A proposed architect’s office and condo project on Magazine Street and the use of a St. Charles Avenue mansion as a classroom building for the Louise S. McGehee school both took a step forward with approval from the City Planning Commission this week.
The Magazine Street project will build an office and residential loft for Chenevert Architects at 1476 Magazine and four condominium-style apartments behind it along Race Street on a vacant parking lot that was once a gas station decades ago. The plan drew some opposition from nearby neighbors, but carried with it the enthusiastic approval of the surrounding Coliseum Square Association.
“We feel the archictecture office in this proposal is not going to generate a lot of traffic. It’s not going to be open late. We’re not going to have a problem like a bar or a restaurant might cause,” Coliseum Square Association President Frank Cole told the planning commission. “It’s going to be a very nice asset for the neighborhood.”
Tom Gault of the Lower Magazine Street Homeowners Association said he was concerned about the loss of parking both on the lot and around it on the street. Moreso, he said he was concerned about what could move in if the architect leaves, once the building has been zoned commercial.
“There’s generally a fear that it could become something else much more intrusive,” Gault said.
Cole raised the same question, echoing numerous neighborhood groups on countless other land-use issues.
“If we allow the B1A [zoning] to go foward and, for any reason, something was happen to this applicant, is there any way to have it zoned back down?” Cole asked. “Or once it’s locked in, is it locked in permanently as the higher zoning?”
City officials responded that the zoning stays with the property, no matter who the owner is.
Developer Chuck Rutledge said after the meeting that the project will consume less on-street parking than the plans currently filed with the city show. The initial plan for the condos was for each to have its own garage off of Race Street, but both the Coliseum Square Association and the city Architectural Review Commission objected to the idea. The architects are now reconfiguring the site so that a single driveway off of Race Street will lead to four individual parking spaces in the rear of the building.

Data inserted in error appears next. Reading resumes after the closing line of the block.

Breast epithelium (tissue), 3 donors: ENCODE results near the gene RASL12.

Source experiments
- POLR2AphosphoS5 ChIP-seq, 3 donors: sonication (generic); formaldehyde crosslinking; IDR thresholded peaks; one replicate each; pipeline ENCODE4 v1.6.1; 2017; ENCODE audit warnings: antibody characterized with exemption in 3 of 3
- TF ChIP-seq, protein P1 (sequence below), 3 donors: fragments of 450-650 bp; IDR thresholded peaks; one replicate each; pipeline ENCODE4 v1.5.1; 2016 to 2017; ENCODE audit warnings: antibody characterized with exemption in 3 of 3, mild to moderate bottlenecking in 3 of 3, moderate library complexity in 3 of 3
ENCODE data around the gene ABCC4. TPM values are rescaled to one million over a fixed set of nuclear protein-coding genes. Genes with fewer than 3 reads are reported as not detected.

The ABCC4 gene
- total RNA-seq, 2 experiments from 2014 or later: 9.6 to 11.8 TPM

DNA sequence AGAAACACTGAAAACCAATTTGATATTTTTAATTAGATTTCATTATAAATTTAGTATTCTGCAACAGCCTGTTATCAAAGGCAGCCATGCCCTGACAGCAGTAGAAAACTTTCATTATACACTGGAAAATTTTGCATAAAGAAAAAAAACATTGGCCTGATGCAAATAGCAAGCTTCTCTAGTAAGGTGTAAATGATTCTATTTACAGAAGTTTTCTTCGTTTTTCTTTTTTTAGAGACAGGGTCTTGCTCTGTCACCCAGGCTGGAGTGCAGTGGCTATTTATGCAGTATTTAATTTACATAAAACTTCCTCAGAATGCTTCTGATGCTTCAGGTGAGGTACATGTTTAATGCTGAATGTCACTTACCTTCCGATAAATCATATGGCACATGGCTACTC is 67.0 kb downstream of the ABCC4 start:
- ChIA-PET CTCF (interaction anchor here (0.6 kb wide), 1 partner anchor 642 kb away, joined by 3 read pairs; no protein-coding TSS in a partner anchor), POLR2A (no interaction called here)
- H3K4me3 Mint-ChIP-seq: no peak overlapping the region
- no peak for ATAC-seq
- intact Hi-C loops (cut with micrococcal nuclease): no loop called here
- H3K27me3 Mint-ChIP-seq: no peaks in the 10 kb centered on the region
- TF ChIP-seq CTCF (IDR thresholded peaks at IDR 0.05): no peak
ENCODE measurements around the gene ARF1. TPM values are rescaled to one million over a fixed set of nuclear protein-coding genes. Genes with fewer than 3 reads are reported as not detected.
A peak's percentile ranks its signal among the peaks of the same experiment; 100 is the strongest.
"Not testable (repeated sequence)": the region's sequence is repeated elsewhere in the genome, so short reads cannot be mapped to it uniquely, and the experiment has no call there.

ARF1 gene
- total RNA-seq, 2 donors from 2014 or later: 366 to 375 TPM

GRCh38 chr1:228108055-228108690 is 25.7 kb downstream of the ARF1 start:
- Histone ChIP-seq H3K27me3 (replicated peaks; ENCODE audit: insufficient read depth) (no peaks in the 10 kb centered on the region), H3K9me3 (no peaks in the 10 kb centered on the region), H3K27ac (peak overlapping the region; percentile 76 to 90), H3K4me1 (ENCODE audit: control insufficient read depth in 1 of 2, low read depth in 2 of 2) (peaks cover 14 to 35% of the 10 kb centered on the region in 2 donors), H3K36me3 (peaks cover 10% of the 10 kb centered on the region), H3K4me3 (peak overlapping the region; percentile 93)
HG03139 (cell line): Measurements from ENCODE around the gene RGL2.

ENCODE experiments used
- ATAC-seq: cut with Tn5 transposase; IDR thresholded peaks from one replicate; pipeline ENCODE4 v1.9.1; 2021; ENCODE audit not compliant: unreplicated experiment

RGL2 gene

“As far as losing the surface parking lot, my partner and I are probably remiss in letting people park there for free for the last five years anyway, and not fencing it off,” Rutledge told the commissioners.
The McGehee School request was for permission to use a mansion at 2328 St. Charles Avenue as a classroom building. The school does not plan on adding any more students or faculty members, but simply to create more space for middle-school science labs, said Eileen Powers, headmistress of McGehee.
“Teaching in this day and age is much more than a classroom with rows and columns. We teach differently and we learn differently in this technological age, so it requires more space for our girls,” Powers said. “They will have the opportunity to study in an architecturally beautiful part of the campus.”
The lot is situated on a block bounded by St. Charles, Prytania, First and Phillip that is already taken up by most of the school, said attorney and school board member Justin Schmidt, and officials would only be interested in spreading out within that block, not expanding beyond it. In fact, he said, the school bylaws prohibit more than 560 students already, and the school is already very near that population now.
“That is our niche. That is what we do best,” Schmidt said. “As a board member, I can tell you that’s something we’re comfortable with, and we don’t want to get beyond that.”
With very little discussion of either issue, all eight members of the city planning commission present voted in favor of both the Magazine project and the school expansion. (See video of the meeting here.)